Physical stories

This week I started working with a new group of children in the Azraq camp for Syrian refugees in Jordan. It’s taken a while to set this up and I was really pleased to be finally going ahead because it seems that Azraq so far hasn’t had the publicity or the resources that the Zaatari camp has been given. Unfortunately the internet connection between us was so weak that in the end we had to give up. I was trying to do a kind of physical story with the children with three students at the front miming with me as I was telling it, but the picture and the sound kept freezing which meant that I couldn’t find out their names and couldn’t really use language to connect with them at all. In fact the brief moments when there was enough internet for them to see my gestures and imitate them, was the only time that I felt there was any kind of communication at all between us.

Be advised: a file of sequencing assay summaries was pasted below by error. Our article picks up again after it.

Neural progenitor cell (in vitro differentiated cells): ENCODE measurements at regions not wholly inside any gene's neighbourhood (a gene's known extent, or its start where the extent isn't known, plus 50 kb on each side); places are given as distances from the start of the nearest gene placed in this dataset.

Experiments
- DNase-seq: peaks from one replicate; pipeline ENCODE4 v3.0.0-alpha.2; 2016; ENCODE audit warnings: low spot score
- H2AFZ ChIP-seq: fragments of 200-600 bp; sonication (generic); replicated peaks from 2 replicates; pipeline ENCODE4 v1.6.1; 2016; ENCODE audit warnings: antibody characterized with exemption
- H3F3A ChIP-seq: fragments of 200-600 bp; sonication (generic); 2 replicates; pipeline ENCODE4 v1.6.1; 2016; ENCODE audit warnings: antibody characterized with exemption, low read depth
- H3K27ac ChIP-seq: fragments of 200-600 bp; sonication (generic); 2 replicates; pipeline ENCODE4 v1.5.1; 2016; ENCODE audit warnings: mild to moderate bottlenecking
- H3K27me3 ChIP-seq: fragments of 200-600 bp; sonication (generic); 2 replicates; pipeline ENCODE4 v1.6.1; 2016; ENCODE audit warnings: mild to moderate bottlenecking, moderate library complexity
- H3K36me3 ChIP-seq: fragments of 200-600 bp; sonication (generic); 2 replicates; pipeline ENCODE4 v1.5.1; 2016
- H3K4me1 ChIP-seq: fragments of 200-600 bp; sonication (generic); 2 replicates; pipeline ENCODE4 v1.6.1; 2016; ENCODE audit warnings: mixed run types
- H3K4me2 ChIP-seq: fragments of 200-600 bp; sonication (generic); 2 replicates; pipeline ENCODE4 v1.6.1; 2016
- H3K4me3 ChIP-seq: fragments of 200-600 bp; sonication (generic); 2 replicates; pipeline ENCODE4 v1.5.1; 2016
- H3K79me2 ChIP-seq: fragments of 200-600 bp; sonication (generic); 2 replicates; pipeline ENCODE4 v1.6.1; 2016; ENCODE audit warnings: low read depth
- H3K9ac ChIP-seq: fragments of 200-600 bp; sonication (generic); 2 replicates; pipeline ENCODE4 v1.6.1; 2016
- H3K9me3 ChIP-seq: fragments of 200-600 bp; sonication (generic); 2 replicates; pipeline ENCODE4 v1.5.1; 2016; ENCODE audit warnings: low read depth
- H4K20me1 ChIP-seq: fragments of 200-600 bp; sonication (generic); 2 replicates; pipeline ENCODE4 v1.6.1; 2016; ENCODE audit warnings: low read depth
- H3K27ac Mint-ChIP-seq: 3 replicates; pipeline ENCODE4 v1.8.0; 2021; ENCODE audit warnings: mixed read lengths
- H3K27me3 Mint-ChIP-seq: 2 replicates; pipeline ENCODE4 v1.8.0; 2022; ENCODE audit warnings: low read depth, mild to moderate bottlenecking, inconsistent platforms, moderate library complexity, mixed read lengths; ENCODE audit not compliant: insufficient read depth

I’ve always been a big fan of using mime in face-to-face teaching, particularly with young learners at low levels. If we’re teaching English as a means of communication then the use of gestures and other forms of body language by teachers and learners is a useful way to break down constraints on communication brought about by differences in linguistic ability (or also, in this case, problems with technology!) Because of this I think it’s a good activity for building relationships in a new class.

Here’s a video of the same activity with a group of 25 students in Zaatari a few weeks before –incidentally also the first session with the group. After telling the story with three people miming, the students took it in turns to come up to the front and show an action from the story, which I then tried to guess. I had planned to do this with just a few people but it seemed that everyone was really keen to have a go.

 

The children in the video clearly enjoyed doing the miming a lot, but physicalisation of language isn’t just about fun. Scott Thornbury in The Learning Body puts it like this (Thornbury, 2013 p70) ‘..gesture seems to facilitate thinking, and, by extension, learning. We have already seen (with regard to learning verbs of movement) how gesture, by physically embodying cognitive structures, serves in the learning of their associated linguistic representations.’